Why trigger adj. screw varies between guns?


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HowlinMadMartin
February 15, 2013, 08:06 PM
Hello, thanks for your time. I have noticed a wide range of adjustments when it comes to the length of the adjustment screw in adjustable triggers on 1911s. On some guns you can barely see any of the screw sticking out (looking from the side). Others may have what seems like all of the screw sticking out. Just wondering if this was an indication of anything or nothing to worry about. I would have thought that they should be somewhat similar from gun to gun within one manufacturer. Thank you for your time.

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rcmodel
February 15, 2013, 08:45 PM
The over-travel screw in a 1911 trigger bears on the mag release in the frame.

Any variation in the mag release hole location, or trigger bow length among various trigger's makes it contact the mag release at a different setting.

If every trigger bow & frame & hammer & sear & disconnecter were the exact same specs, exactly?
There would never have been no need atall for a trigger over-travel adjustment screw to be invented.

And of course, nothing at all says every gun you looked at were adjusted for minimum over-travel at the factory correctly in the first place.

All that screw does on a 1911 is stop the trigger movement at the instant the sear releases the hammer.
Nothing more.

So different parts on different guns = different over-travel stop adjustments.

rc

twofifty
February 16, 2013, 01:50 AM
rc, would you agree there is an accuracy benefit to having some overtravel beyond the point of sear release?

Am thinking that if the triggerpress ends abruptly against the overtravel adjustment screw right after sear release, the force it took to break the shot gets spent into the frame. This could pull the gun off aim before the bullet leaves the muzzle.

rcmodel
February 16, 2013, 11:09 AM
Actually for a strictly target gun, I wouldn't agree.

When I gunsmithed for 5th. Army AMU years ago, we set them up with zero over-travel.

The top shooters scores would drop if we set one of thier guns up with too much.

When you think it through, at the moment the trigger breaks, say you are applying 4 pounds of pressure.
So the trigger breaks, the hammer starts to fall, and you are still holding the same 4 pounds of pressure against the stop. The gun didn't move.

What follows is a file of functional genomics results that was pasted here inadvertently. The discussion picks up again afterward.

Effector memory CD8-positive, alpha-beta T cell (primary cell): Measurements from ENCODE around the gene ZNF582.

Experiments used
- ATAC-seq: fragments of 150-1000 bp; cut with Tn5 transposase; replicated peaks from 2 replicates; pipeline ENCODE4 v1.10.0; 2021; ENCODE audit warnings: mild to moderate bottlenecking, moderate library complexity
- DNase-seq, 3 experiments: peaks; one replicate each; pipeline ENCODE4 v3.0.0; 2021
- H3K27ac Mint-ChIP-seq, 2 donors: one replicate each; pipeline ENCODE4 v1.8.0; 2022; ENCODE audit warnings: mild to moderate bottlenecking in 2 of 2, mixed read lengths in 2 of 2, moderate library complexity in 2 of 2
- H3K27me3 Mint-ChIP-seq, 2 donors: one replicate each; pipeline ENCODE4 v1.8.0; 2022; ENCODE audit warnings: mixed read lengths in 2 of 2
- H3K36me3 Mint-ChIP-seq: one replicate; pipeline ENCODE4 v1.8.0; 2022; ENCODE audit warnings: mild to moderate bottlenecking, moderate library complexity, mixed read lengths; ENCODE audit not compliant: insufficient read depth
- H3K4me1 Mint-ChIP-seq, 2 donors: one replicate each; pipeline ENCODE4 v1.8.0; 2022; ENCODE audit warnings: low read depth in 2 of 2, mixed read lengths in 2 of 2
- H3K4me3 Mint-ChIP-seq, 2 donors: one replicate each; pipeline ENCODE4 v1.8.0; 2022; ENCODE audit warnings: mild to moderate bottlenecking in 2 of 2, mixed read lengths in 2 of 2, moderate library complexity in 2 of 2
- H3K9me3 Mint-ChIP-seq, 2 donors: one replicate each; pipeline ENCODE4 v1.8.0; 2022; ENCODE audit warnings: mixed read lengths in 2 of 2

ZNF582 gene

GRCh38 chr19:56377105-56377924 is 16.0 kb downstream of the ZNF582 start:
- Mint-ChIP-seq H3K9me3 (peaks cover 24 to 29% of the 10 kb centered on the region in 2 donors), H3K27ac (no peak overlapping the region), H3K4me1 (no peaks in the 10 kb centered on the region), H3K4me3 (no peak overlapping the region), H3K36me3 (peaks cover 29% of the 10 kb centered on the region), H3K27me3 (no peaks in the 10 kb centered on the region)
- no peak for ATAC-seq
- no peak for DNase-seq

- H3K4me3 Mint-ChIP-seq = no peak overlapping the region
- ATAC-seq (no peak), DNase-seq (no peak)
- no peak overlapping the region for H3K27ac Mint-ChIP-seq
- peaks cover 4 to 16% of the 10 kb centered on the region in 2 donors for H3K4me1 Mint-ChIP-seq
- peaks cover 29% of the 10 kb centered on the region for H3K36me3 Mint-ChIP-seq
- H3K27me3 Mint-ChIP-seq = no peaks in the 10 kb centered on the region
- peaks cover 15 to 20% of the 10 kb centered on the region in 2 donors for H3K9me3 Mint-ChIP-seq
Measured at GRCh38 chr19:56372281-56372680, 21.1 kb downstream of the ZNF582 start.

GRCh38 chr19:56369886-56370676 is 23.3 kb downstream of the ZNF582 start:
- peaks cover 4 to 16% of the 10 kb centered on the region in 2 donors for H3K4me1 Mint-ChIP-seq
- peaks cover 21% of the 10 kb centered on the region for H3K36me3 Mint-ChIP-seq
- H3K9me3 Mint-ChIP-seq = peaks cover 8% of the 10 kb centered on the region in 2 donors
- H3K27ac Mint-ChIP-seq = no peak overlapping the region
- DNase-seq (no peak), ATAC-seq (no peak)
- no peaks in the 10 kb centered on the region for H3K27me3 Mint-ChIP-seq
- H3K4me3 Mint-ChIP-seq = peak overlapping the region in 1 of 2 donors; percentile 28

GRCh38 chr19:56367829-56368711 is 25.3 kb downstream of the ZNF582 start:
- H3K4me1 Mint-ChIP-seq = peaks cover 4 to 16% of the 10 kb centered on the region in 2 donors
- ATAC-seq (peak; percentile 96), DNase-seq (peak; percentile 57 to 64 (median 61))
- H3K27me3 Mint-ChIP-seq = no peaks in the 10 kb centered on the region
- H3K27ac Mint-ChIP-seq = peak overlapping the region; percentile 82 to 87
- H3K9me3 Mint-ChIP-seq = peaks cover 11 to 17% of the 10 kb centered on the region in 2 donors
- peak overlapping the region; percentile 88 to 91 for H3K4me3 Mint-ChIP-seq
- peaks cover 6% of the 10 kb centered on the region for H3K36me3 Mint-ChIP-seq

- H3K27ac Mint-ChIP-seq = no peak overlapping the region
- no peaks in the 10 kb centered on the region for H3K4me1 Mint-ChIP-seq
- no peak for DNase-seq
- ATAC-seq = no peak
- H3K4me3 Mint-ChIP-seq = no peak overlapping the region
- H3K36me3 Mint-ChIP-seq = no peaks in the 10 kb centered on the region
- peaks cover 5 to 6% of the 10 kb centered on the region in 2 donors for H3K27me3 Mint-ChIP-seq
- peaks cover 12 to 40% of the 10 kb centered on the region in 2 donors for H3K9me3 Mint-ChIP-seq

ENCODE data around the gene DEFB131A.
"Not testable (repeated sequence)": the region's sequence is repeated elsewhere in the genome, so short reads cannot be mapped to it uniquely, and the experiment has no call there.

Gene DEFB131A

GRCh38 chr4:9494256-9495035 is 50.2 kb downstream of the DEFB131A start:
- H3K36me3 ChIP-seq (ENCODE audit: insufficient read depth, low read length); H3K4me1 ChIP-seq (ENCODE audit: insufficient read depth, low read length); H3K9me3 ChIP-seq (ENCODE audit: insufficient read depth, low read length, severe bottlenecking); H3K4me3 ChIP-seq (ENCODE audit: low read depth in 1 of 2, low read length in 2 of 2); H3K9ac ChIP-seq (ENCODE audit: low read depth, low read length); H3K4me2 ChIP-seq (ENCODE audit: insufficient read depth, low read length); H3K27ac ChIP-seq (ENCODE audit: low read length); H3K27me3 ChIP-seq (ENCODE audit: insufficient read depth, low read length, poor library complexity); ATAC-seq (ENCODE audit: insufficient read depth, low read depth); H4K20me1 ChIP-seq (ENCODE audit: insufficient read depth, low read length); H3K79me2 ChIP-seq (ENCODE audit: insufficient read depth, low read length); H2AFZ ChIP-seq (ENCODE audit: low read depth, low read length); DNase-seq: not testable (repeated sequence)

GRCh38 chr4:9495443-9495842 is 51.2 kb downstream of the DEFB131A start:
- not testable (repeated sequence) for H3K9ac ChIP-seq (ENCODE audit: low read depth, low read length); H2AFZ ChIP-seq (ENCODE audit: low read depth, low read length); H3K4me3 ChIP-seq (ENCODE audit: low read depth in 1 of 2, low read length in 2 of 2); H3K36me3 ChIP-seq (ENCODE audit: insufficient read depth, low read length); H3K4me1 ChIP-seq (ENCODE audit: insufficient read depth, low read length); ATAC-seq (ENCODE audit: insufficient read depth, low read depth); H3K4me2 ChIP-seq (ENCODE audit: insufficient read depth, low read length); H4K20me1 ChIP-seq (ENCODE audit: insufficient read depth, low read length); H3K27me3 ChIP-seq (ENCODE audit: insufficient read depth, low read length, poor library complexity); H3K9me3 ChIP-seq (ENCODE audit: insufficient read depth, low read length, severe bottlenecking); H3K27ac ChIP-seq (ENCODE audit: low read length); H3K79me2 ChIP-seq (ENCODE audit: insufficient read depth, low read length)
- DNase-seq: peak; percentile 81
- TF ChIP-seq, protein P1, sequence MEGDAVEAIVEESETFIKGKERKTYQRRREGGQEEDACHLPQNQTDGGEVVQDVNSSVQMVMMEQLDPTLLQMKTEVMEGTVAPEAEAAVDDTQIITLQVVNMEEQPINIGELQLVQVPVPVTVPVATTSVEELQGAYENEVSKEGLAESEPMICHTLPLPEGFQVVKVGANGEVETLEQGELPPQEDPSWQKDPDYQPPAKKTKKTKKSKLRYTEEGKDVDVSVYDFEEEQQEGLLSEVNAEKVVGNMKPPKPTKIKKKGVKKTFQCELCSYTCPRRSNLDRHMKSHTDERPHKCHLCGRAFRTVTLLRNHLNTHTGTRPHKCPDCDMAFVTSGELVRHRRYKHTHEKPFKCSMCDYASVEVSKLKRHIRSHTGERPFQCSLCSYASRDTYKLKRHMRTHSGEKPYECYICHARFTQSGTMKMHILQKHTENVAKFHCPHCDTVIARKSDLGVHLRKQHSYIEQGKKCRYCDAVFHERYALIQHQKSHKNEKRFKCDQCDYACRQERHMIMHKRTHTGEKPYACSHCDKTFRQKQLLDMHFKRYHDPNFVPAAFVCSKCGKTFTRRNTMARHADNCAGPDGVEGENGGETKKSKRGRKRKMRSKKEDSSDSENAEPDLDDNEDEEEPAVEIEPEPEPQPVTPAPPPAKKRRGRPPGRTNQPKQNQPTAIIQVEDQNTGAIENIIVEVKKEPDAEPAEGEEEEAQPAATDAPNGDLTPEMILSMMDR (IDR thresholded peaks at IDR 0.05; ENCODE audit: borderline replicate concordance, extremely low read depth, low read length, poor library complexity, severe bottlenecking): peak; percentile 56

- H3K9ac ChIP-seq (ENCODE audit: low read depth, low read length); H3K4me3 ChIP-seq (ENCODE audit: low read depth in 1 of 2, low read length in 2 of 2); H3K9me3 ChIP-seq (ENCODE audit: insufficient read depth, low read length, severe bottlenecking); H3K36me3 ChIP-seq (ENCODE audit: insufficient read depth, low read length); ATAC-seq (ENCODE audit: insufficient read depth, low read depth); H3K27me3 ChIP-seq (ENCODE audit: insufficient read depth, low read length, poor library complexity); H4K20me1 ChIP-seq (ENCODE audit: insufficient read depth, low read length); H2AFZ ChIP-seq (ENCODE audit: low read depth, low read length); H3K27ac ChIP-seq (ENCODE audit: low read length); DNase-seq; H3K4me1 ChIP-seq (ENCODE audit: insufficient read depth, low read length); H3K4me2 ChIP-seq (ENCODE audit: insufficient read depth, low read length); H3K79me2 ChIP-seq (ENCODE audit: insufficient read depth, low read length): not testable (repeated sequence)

If there is over-travel, the trigger breaks, your 4 pounds resistence is suddenly gone, and your finger gets a little running start & acceleration before bottoming out and moving the gun.

For a combat or carry pistol, I do set them up looser with some over-travel, just for worse case reliability.
Say a speck of dirt or powder gets between the "zero over-travel" adjusted screw and the mag release, and stops the trigger before it can trip the sear??

rc

1911art
February 16, 2013, 12:57 PM
"Am thinking that if the triggerpress ends abruptly against the overtravel adjustment screw right after sear release, the force it took to break the shot gets spent into the frame. This could pull the gun off aim before the bullet leaves the muzzle. "

I've seen that discussed on some of the forums but haven't been able to observe that myself. I shoot bullseye and have several very accurate bullseye guns. At a bullseye clinic this summer I asked Brian Zins about this and he didn't think it was a big issue.

When I set up a trigger on a bullseye gun I just make sure the hammer clears the sear and just a "smidge" more. That usually gives a minimum amount of overtravel and protects the sear from rubbing on the hammer.

On carry guns I adjust for a bit more overtravel with the intention of increasing reliability similar to what RC described.

I also use blue loctite on the screw threads to keep the screw from moving.

twofifty
February 16, 2013, 11:09 PM
thank you

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